obtained from data suppliers and loaded directly into a GIS.

 Manipulation
It is likely that data types required for a particular GIS project will need to be transformed or
manipulated in some way to make them compatible with user's system. For example, geographic
information is available at different scales (detailed street centreline files; less detailed census
boundaries; and postal codes at a regional level). Before this information can be integrated, it
must be transformed to the same scale (degree of detail or accuracy). This could be a temporary
transformation for display purposes or a permanent one required for analysis. GIS technology
offers many tools for manipulating spatial data and for weeding out unnecessary data.

 Management

For small GIS projects, it may be sufficient to store geographic information as simple files.
However, when data volumes become large and the number of data users becomes more than a
few, it is often best to use a database management system (DBMS) to help store, organise, and
manage data. DBMS is nothing more than computer software for managing a database.

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There are many different designs of DBMS‘s, but in GIS the relational design has been the most
useful. In the relational design, data are stored conceptually as a collection of tables. Common
fields in different tables are linked together. This surprisingly simple design has been so widely
used primarily because of its flexibility, with very wide deployment in applications both within
and without GIS.

 Query and Analysis


Once the geographic information/data is entered in to GIS, simple queries such as ownership of
the land parcel, distance between two places, zoning for industrial use, and analytical questions
such as, location of sites suitable for building new houses, dominant vegetation and soil types in
western ghats, traffic control by ring roads, flyover and sub urban transit system, can be done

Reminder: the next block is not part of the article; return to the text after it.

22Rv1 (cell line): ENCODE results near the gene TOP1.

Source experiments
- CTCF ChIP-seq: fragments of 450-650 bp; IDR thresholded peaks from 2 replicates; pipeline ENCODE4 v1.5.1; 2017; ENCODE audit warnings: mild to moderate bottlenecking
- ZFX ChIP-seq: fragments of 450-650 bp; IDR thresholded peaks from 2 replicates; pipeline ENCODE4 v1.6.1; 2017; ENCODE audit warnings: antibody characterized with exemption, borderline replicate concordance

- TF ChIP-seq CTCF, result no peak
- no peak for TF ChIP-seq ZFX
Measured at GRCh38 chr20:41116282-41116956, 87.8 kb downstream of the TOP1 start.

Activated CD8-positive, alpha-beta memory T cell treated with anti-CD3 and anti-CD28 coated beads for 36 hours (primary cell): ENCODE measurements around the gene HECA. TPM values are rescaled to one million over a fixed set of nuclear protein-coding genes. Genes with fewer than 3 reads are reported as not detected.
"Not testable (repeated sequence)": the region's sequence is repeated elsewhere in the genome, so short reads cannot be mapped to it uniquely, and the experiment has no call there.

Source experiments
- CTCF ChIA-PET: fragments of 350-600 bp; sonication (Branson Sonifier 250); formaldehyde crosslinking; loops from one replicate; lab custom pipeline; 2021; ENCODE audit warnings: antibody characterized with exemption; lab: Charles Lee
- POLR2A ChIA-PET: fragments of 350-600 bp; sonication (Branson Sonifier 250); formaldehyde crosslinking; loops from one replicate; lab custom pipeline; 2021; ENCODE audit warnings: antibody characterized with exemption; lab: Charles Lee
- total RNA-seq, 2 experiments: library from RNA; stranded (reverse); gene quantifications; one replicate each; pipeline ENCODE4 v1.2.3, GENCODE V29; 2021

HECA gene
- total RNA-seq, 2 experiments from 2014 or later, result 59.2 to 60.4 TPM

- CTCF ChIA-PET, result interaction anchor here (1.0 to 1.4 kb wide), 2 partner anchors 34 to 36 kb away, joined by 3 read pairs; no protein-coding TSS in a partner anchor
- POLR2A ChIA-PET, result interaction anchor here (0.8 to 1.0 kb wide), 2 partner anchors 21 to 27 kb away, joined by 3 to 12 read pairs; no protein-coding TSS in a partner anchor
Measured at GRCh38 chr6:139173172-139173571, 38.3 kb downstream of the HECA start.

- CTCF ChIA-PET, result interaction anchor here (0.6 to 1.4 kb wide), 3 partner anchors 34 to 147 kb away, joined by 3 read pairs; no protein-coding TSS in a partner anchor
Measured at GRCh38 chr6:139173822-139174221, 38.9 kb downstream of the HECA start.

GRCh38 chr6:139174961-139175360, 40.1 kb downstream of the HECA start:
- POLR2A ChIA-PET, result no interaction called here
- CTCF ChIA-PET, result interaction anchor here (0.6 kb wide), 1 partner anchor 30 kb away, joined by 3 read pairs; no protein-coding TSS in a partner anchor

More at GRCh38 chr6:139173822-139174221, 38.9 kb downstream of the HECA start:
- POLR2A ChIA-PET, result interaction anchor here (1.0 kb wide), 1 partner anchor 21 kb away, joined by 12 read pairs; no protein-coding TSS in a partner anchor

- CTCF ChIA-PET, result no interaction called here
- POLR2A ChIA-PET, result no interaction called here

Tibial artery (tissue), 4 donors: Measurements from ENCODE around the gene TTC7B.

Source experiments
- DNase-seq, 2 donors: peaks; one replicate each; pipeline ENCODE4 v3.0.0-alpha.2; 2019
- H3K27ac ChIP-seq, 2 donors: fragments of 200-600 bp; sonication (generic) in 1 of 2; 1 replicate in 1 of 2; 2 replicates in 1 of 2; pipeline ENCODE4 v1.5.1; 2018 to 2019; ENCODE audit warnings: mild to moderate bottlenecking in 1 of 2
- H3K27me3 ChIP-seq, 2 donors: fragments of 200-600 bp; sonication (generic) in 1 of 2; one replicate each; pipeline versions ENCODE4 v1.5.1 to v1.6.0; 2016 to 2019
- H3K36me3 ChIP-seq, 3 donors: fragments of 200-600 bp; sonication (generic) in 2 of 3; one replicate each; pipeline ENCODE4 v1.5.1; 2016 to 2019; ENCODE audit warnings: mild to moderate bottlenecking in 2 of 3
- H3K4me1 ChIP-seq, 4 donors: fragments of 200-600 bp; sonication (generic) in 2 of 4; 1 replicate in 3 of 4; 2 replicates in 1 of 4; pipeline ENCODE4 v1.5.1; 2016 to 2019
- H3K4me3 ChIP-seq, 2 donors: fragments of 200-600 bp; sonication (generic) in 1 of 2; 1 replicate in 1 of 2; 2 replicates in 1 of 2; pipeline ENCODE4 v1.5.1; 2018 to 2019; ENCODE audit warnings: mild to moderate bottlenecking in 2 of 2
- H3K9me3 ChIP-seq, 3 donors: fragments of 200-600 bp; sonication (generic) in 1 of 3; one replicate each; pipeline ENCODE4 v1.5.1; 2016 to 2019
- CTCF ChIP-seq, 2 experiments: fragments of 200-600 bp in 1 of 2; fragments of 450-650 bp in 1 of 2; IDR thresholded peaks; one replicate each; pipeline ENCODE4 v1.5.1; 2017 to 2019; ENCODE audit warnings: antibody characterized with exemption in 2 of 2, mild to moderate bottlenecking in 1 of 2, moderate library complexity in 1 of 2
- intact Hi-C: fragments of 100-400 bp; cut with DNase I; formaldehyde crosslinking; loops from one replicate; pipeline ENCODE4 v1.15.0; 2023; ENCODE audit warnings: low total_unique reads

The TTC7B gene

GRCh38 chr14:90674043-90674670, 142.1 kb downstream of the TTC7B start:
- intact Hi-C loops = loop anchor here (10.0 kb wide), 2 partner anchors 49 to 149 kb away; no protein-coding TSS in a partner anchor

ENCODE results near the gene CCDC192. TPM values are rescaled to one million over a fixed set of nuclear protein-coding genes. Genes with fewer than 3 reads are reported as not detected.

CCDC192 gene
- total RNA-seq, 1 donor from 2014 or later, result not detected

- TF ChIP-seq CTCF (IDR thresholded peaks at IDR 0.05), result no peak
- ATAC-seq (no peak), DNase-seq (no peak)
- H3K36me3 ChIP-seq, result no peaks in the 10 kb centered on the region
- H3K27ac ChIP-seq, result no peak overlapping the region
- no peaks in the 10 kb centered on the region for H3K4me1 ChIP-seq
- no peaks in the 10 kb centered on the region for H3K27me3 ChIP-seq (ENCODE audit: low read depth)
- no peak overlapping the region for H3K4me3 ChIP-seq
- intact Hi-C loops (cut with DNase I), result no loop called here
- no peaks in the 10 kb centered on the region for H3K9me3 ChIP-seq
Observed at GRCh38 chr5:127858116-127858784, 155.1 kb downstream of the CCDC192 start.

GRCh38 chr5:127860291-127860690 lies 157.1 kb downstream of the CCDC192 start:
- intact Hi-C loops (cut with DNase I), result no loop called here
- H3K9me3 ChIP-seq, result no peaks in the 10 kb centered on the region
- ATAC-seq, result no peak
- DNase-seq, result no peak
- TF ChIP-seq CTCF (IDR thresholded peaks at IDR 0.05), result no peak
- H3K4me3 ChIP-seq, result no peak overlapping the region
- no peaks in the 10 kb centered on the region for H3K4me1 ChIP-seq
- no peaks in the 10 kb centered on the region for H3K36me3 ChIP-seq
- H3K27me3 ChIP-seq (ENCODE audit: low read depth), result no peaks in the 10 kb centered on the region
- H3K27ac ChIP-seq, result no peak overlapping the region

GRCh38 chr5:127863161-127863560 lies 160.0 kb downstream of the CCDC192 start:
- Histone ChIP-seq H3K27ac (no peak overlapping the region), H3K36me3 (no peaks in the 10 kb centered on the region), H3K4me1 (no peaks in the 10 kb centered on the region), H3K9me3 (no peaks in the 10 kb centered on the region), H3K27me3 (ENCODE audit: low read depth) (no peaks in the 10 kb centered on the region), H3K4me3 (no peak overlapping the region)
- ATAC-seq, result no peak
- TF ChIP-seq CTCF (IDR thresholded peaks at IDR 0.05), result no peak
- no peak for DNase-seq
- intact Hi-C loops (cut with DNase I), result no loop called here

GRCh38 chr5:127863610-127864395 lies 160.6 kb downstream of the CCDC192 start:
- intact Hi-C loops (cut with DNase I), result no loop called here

and results obtained quickly.

GIS provides both simple point-and-click query capabilities and sophisticated analysis tools to
provide timely information to managers and analysts alike. GIS technology really comes into its
own when used to analyse geographic data to look for patterns and trends and to undertake "what
if" scenarios.

 Proximity Analysis
This can be done to find out various elements within a desired distance from any object. The
queries may be:

Number of plants / trees within 100 m of water source.


Total number of users within 10 km of a water source.

 Overlay Analysis
The integration of different data layers involves a process called overlay. At its simplest, this
could be a visual operation, but analytical operations require one or more data layers to be joined
physically. This overlay, or spatial join, can integrate data on soils, slope, and vegetation.

 Visualisation

For many types of geographic operation the end result is best visualised as a map or graph. Maps
are very efficient at storing and communicating geographic information. While cartographers
have created maps for millennia, GIS provides new and exciting tools to extend the art and
science of cartography. Map displays can be integrated with reports, three-dimensional views,
photographic images, and other output such as multimedia.

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 Data for GIS

The data to be acquired depends on how one wants to use map data and get output. Many project
needs are met with the following common map data types.

Base maps: Include streets and highways; boundaries for census, postal, and political areas;
rivers and lakes; parks and landmarks; place names; and USGS raster maps.

Business maps and data: Include data related to census/demography, consumer products,
financial services, health care, real estate, telecommunications, emergency preparedness, crime,
advertising, business establishments and transportation.

Environmental maps and data: Include data related to the environment, weather, environmental
risk, satellite imagery, topography and natural resources.

General reference maps: World and country maps and data that can be a foundation for a
database.

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10. Advanced Software for Geospatial Analysis

MicroImages, Inc. publishes a complete line of professional software for advanced geospatial
data visualization, analysis, and publishing. Contact us or visit our web site for detailed product
information.

TNTmips TNTmips is a professional system for fully integrated GIS, image analysis, CAD,
TIN, desktop cartography, and geospatial database management.